Submitted photoFriends: Kristin Fleschner and Zoe the seeing-eye dog at the John Fitzgerald Kennedy Library Foundation

Emotional support animals don’t have to have specific training, and “a lot of people have felt entitled to bring animals onto the plane that were just pets,” Fleschner said. 

She’s experienced the problem first-hand and describes incidents on an airplane where she was nipped on the ankle by another dog and Zoe was barked at.

That abuse — taking fake service animals or emotional support animals on airplanes — led to the tightening of regulations by Delta that would have adversely impacted even those with ADA-defined service dogs, including Fleschner. When activists complained to the federal Department of Transportation, concerns of those with service dogs were mostly resolved, she said. 

“However, the ACAA needs to be re-examined, because the definitions of service animal and support animal allows for abuse,” she said.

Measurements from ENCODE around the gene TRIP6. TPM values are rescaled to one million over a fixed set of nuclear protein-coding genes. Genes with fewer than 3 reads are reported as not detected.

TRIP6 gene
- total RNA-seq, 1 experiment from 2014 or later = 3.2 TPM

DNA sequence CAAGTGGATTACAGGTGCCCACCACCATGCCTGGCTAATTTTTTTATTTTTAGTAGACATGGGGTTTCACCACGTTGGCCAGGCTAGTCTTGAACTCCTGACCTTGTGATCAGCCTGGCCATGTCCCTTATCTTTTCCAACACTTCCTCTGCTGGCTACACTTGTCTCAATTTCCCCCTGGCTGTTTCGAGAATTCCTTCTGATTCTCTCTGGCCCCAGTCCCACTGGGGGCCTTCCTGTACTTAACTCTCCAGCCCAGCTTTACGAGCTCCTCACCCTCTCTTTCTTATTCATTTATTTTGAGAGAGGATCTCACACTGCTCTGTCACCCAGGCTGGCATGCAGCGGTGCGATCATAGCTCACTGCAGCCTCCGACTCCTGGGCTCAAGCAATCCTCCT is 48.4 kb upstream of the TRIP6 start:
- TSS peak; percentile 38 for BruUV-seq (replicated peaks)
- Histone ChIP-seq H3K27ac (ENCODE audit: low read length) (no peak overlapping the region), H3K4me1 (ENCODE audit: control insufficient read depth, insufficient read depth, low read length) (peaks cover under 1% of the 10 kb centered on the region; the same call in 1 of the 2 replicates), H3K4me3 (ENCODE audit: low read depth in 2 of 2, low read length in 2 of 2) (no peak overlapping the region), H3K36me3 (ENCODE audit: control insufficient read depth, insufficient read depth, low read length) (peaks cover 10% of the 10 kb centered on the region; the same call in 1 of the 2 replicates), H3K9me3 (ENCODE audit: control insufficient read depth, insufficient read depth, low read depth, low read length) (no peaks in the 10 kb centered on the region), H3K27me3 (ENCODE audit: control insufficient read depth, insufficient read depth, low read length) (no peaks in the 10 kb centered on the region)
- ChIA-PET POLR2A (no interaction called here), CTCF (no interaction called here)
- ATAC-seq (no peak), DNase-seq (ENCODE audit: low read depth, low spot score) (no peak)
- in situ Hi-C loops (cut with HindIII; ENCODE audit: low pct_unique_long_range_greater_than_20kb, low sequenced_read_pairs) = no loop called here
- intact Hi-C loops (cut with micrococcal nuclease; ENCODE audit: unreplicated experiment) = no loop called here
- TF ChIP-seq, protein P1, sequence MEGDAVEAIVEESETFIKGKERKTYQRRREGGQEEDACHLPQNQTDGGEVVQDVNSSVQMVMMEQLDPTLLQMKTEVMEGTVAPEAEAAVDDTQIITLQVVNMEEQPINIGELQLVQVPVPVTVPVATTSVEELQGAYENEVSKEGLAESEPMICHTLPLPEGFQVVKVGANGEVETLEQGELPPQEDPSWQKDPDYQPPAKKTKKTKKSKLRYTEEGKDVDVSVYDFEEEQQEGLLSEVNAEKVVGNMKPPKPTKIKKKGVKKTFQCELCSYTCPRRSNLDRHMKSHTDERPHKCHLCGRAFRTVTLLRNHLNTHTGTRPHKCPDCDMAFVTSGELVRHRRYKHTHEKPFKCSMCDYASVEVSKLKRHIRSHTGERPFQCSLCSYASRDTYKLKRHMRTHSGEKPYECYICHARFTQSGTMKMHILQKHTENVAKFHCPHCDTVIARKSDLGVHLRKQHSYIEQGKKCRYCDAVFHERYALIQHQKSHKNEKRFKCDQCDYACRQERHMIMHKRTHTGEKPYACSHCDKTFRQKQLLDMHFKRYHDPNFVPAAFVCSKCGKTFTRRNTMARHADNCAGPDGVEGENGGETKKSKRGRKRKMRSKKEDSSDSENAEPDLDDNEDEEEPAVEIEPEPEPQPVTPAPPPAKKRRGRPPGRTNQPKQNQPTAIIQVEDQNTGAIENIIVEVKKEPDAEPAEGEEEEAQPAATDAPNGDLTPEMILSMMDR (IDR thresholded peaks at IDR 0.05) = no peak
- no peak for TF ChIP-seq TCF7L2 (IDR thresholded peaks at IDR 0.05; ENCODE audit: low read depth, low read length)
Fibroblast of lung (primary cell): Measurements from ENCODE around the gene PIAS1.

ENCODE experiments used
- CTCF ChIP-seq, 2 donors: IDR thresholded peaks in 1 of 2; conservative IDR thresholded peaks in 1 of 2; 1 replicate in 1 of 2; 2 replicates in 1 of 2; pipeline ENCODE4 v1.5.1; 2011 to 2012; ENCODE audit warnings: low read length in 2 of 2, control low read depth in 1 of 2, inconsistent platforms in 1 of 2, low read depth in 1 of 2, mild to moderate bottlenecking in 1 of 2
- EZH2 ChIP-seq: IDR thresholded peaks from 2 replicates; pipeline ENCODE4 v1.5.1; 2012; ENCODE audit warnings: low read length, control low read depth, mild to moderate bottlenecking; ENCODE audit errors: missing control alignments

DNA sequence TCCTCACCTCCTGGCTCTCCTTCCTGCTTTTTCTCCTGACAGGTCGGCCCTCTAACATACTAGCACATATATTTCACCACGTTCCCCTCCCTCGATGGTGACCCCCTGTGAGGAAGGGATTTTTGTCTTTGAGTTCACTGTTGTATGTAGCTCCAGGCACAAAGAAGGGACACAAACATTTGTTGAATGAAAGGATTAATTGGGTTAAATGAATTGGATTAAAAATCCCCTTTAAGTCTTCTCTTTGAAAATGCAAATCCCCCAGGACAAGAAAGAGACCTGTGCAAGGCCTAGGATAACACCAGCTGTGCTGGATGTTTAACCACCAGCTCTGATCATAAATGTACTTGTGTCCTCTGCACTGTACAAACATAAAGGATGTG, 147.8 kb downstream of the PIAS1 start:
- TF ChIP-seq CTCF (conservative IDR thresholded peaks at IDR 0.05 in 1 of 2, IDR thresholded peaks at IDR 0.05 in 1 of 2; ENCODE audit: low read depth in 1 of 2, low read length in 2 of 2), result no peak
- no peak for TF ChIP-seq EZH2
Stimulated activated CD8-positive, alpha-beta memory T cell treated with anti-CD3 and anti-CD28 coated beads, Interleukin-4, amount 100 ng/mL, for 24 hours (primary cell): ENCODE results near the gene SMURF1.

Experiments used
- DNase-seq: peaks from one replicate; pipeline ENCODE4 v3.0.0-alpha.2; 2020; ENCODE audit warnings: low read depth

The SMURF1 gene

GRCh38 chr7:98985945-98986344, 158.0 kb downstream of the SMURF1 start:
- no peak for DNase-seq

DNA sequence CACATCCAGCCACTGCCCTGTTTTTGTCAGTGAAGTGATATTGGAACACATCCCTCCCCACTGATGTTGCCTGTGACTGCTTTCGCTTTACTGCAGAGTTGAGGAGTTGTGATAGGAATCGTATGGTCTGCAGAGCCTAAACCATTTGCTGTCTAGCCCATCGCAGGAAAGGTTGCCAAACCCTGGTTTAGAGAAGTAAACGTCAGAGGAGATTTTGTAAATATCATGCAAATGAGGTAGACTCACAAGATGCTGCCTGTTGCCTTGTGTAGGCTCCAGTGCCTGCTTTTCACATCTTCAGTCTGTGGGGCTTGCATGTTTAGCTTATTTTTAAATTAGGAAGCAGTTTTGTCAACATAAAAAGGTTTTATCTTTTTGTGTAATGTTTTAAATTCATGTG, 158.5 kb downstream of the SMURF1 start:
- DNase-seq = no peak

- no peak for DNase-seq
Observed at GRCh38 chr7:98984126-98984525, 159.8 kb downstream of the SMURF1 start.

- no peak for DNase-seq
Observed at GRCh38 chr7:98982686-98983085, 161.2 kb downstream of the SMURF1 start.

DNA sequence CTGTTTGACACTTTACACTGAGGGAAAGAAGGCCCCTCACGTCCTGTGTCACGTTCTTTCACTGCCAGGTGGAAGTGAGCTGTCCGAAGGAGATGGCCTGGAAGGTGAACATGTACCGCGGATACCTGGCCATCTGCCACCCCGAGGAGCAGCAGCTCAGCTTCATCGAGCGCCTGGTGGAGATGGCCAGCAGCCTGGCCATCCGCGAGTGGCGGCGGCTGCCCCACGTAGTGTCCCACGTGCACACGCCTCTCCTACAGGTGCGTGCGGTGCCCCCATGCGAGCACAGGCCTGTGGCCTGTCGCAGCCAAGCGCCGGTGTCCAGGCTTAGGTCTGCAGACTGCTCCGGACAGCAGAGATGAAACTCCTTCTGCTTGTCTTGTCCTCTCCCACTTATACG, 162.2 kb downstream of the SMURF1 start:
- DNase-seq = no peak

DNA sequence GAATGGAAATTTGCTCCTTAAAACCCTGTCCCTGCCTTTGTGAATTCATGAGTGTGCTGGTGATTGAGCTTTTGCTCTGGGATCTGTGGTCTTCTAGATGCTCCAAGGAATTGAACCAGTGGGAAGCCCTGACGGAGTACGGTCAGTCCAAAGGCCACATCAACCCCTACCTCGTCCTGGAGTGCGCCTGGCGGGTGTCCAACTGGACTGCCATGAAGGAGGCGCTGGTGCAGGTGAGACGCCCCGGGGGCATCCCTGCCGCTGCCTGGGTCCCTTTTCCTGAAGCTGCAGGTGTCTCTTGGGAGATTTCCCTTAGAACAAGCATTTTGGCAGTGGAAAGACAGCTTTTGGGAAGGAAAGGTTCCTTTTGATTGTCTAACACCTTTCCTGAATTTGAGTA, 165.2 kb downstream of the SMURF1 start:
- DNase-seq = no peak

According to Delta and United airline websites, those traveling with emotional support animals must submit a veterinary health form; confirmation of animal training and a documentation from a medical/mental health professional  about the traveler’s need to bring an emotional support animal.

Beyond air travel

Problems are not limited to air travel.

Because of misuse of these animals, those who have legitimate service dogs are having problems with access in other ways; Fleschner and Zoe have frequently been denied service by Uber drivers, which is illegal. She’s also encountered problems with ride shares and taxis.

She also regularly finds that animals, particularly dogs, are allowed into businesses such as groceries and drug stores, that are poorly behaved and should not be there. 

“They bark, growl and lunge at Zoe,” she said. But if she approaches management, the owners or managers may be reluctant to act; they may be confused about the law or fear lawsuits.

Animals, even service animals under ADA, can be legally asked to leave if they are not behaving. “Dogs aren’t allowed to bark and lunge in a store,” she said, noting that a trained service animal wouldn’t do that.